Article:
Moose can be found in the marshy areas of the park including lake shores and along rivers. More frequently they can be spotted in the southwestern part of the park along the Bechler and Falls rivers. You can also see moose near Yellowstone Lake, the Pelican Creek, Lewis River, Soda Butte Creek, and the Willow Park areas.

Seasons in Yellowstone

Depending on the season you are visiting Yellowstone National Park, some animals are more visible than others. Summertime in the park makes the living of any of the wildlife resident pretty easy and all animals, especially the new arrivals, are enjoying their surroundings. Daily challenges are simple things like reaching together for an afternoon snack or trying to get a grip. Summer life in the park is great and vivid. But when winter arrives, the surroundings bring different challenges for the animals and Yellowstone becomes an entirely different world.

Summer is the time, when most visitors come to the park anticipating their encounter with wild residents. To view more animals, rise with the sun and head out into the park. Alternatively, you can try to search for animals late in the afternoons or early in the evenings. To hide from the sparkling sun, animals tent to lie down in the shade of a tree or in other cool places.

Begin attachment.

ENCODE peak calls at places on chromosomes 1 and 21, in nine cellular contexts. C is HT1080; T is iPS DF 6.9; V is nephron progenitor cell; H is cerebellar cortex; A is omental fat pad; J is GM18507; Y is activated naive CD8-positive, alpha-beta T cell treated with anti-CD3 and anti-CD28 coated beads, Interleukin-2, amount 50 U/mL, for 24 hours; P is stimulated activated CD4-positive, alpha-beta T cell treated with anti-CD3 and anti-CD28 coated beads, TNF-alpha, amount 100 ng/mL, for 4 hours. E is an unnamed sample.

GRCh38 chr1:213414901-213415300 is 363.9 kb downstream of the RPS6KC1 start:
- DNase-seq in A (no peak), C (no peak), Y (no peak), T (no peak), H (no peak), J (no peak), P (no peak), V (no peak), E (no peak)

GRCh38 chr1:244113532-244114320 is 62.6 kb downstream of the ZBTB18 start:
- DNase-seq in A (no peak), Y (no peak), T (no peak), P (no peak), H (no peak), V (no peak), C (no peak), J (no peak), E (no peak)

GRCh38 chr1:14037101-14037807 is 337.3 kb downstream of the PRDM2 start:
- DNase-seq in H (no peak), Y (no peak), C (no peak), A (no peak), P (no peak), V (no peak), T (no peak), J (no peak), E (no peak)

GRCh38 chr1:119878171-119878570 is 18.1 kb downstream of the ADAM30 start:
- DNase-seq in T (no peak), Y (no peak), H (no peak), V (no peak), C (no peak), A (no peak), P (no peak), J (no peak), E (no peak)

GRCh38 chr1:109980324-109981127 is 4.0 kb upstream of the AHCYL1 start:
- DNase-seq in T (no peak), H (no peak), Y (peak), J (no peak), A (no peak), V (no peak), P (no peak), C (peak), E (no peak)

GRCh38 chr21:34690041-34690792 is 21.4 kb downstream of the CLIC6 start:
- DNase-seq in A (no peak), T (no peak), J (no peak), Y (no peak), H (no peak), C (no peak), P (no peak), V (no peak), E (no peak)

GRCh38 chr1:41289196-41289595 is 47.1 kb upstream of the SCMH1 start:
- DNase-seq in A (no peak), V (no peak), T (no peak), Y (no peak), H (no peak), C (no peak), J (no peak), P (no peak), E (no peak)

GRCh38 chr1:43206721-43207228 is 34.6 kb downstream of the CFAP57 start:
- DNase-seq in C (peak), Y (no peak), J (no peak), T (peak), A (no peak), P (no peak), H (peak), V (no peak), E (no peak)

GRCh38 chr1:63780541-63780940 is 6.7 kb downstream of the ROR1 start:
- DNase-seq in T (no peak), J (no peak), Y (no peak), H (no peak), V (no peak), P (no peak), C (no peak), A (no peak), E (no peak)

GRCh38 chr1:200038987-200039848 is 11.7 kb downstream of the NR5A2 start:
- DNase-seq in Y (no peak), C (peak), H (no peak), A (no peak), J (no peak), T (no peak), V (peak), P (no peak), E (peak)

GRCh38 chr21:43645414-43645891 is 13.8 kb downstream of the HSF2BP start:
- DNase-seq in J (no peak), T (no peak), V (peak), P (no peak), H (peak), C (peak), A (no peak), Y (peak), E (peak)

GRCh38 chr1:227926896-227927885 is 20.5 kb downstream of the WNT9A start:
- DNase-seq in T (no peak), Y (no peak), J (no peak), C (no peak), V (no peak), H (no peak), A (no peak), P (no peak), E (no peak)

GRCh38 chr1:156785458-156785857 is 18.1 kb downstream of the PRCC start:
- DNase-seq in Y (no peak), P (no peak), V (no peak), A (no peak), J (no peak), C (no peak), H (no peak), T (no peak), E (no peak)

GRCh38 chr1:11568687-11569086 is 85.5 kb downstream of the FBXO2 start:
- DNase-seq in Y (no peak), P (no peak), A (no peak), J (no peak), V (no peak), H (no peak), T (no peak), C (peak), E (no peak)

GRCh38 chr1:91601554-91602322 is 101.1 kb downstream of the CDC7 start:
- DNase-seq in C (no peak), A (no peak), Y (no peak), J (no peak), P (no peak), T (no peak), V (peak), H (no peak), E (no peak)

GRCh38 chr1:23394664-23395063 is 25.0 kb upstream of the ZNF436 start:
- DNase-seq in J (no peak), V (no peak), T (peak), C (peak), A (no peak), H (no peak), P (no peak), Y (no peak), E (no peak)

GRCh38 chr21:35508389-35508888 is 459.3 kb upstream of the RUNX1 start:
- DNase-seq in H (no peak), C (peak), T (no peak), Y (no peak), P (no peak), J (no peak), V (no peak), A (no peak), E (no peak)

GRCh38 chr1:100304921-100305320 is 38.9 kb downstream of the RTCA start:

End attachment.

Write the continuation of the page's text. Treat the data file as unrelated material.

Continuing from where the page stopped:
Spring & Fall
In spring and fall, the wildlife in Yellowstone is more active during the day. Animals migrate to lowlands during the fall, while in the spring they are more likely to be seen uphill. These seasons are often considered to be the best times for wildlife viewing.

Winter is also a good time to view wildlife; however the animals seem to be very still or hibernating. With the landing of deep snow and cold temperatures, very often it snows from the middle of November and stays up to April, May and even June in the high elevations.


While in Yellowstone National Park, always be aware that many animals may consider you an intruder to their wildlife scenery. Wild animals, especially those with the young, can be very unpredictable. Stay at least 100 yards away from bears and wolves and at least 25 yards away from all other animals. Use binoculars or telephoto lenses to view the surroundings safely and avoid disturbing the animals. By adhering to these rules, you can see more of the animals’ natural behavior, so respect their needs.